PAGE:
|Hints for Health...Challenges of being a family caregiver|
By Shaun Meyer
In the field of care giving, in any setting, whether it be hospital, nursing home, assisted living, home care, medical clinics, etc., we see the impact daily of being a family caregiver.
Folks who have chosen to care for their family member, whether it be mom, dad, grandma or grandpa, disabled child or spouse, hats off to you!
While this is, for the most part, a precious time spent with someone you love, it can also be very wearing and challenging. It is so important that as a caregiver you learn to take care of yourself as well.
Being medical providers in the life of these precious caregivers, we often see the impact it has on them: emotionally, physically, spiritually and financially. In this article, I would like to discuss these in more detail.
The emotional impact of being a caregiver can be such a mix of feelings that the caregiver may not even be able to differentiate them all.
There is an obvious love for the person they are caring for, even a family connection, but that can begin to contradict itself with feelings of being overwhelmed, exhausted and eventually even angry and resentful.
There is so much demand on a daily basis, and maybe even through the nights as well, making it difficult to get appropriate rest.
Emotionally, this can become very overwhelming and exhausting. When a caregiver reaches this point, it is time for some respite, which means taking a break, letting someone else care for the person for a time, to allow the caregiver some time to regain the stamina to continue.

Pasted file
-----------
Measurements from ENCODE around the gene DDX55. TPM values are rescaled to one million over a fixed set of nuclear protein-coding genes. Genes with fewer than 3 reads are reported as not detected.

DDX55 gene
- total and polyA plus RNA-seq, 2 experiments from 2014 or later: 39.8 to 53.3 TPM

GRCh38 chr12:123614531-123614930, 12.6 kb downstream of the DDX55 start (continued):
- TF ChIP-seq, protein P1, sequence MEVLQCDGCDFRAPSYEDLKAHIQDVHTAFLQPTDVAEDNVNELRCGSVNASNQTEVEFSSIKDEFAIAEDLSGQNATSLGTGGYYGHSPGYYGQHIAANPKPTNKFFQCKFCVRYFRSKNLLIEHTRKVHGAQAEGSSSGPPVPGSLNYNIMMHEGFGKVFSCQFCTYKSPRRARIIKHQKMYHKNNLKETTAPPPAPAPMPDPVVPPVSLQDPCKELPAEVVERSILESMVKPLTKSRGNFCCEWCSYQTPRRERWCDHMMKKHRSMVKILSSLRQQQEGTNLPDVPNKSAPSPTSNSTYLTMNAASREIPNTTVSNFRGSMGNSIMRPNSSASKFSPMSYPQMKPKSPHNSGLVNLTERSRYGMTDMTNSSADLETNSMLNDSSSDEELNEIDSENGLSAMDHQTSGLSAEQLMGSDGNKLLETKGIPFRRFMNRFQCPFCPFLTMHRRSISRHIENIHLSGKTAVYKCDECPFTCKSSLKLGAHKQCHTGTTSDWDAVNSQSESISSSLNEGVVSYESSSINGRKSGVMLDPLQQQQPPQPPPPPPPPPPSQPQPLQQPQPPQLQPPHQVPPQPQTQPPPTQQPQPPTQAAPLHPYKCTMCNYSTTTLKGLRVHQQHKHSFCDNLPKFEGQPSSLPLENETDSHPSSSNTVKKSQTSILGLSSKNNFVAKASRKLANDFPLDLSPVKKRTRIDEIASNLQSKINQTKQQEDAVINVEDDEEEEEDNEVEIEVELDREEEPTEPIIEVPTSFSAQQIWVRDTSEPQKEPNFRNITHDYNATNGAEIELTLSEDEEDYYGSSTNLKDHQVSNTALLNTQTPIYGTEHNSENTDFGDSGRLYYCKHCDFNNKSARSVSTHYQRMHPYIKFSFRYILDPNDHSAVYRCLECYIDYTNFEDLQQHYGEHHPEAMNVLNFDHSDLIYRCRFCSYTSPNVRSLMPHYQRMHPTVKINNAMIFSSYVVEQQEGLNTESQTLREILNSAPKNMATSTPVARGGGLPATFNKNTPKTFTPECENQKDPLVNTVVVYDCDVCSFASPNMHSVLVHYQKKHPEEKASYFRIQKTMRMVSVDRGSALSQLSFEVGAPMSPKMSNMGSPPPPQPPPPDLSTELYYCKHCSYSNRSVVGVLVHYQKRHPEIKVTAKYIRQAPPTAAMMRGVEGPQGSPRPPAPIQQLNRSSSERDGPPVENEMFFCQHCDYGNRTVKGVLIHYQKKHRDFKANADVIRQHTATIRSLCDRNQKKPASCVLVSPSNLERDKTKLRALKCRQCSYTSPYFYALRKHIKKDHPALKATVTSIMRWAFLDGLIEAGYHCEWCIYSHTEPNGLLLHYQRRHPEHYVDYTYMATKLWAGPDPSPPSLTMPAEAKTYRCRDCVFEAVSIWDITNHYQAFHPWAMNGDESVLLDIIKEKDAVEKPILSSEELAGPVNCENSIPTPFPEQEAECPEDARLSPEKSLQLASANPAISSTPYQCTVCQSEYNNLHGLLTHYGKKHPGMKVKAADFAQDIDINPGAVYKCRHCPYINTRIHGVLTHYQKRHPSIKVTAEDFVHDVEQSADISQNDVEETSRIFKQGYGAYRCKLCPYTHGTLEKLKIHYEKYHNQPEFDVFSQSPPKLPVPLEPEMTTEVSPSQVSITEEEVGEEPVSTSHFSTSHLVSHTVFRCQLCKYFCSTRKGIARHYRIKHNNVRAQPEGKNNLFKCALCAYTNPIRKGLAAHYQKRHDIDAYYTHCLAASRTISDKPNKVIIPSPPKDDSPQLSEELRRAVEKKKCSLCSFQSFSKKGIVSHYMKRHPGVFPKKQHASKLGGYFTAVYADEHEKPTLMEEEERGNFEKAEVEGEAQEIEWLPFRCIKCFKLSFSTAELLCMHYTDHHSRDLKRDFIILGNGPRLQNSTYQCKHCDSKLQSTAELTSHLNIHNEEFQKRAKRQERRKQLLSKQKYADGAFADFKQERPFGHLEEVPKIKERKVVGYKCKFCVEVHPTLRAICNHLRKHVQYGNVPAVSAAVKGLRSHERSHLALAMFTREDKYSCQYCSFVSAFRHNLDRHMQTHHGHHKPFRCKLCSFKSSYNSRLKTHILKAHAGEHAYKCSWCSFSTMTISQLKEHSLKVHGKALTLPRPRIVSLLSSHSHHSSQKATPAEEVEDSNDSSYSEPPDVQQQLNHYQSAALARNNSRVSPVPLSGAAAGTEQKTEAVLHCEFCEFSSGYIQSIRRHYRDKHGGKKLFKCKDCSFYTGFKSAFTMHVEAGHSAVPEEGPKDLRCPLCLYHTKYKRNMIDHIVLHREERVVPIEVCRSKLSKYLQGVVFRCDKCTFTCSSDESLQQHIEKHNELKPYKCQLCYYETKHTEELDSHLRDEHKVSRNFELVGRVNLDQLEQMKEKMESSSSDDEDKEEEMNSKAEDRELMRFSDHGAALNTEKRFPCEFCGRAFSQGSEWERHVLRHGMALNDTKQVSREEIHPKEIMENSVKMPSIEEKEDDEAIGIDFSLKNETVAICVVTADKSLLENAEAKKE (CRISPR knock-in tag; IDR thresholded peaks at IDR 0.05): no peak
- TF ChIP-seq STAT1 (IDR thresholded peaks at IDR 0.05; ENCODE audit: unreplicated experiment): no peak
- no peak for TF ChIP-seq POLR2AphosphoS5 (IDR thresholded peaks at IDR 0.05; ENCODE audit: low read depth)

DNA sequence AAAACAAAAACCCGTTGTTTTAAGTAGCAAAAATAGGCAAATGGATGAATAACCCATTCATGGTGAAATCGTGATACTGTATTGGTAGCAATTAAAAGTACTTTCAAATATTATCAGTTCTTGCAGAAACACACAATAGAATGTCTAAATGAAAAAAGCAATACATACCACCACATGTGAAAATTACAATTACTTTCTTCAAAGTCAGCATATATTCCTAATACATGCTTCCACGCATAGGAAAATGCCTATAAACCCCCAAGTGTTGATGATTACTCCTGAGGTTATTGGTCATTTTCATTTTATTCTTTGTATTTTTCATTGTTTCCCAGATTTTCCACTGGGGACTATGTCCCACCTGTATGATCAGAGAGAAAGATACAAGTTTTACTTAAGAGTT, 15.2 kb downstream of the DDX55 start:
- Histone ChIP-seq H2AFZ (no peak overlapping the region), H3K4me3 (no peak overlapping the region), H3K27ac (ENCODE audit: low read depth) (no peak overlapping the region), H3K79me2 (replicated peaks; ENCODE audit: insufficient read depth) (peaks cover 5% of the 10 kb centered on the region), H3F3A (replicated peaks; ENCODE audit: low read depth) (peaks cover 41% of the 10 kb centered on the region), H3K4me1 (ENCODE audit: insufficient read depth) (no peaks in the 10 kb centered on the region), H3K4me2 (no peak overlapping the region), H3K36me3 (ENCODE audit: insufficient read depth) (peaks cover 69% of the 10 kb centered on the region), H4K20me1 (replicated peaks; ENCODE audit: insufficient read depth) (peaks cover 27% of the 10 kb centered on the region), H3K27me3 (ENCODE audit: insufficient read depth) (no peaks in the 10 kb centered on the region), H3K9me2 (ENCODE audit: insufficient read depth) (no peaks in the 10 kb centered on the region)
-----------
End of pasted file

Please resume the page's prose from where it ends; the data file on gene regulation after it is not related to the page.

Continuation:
I think that is why it is important to take these ‘periods of respite time’ on a regular basis, so that you don’t reach these breaking points.
The physical demands of being a caregiver obviously vary with the needs of the person being cared for, and can be light or very demanding.
We often see caregivers who end up with back problems from the heavy demands of being a caregiver. We are also seeing more mechanical lifts in place to ease the physical demands of lifting and repositioning. I would certainly recommend these systems being put in place.
As discussed earlier, the lack of adequate sleep for the caregiver not only impacts them emotionally, but physically we can only go without adequate sleep for so long without it impacting our health. Then we reach the point where we aren’t good for anyone.
So make sure to get adequate rest. If there isn’t someone to provide respite, then make sure to rest when the person you are caring for is resting.
Spiritually, the demands can really take a toll on a caregiver. The need to take care of yourself spiritually is so important. It seems that when we are in balance in our minds and hearts, it makes it possible to handle the events of each day.
When this balance is off, then so are we and what we can tolerate. Each person is unique in how they have to find this balance, whether it be time taken away by themselves, even in small increments of time. It may be having respite time to attend church each Sunday, or a Bible study.
I recently was a guest at a luncheon at the governor’s mansion. Among the guests, were family caregivers. There was a speaker named Marilyn Schiefen, who spoke of the toils and gifts of care giving. She said that in her visits with family care givers, she had heard them express the feeling that they were ‘stuck in a hole’, and no matter what prescriptions or orders were thrown at them, they could not ever get out of that hole.
One of the struggles that caregivers face is the willingness to ‘give up’ care to a caregiver, thinking that they are the only ones who can care for that loved one appropriately–in a way, as a mother feels that no one can care for her children like she can.
If you are one of the blessed caregivers I have written about, hats off to you!
Remember to take care of yourself by finding the right amount of respite time and seeking to find what it takes for you to continue caring for your loved one without wearing yourself down.
Don’t be afraid to ask for assistance. And take stock in the fact that others can care for your loved one enough, and while it may not be the same, it will be enough.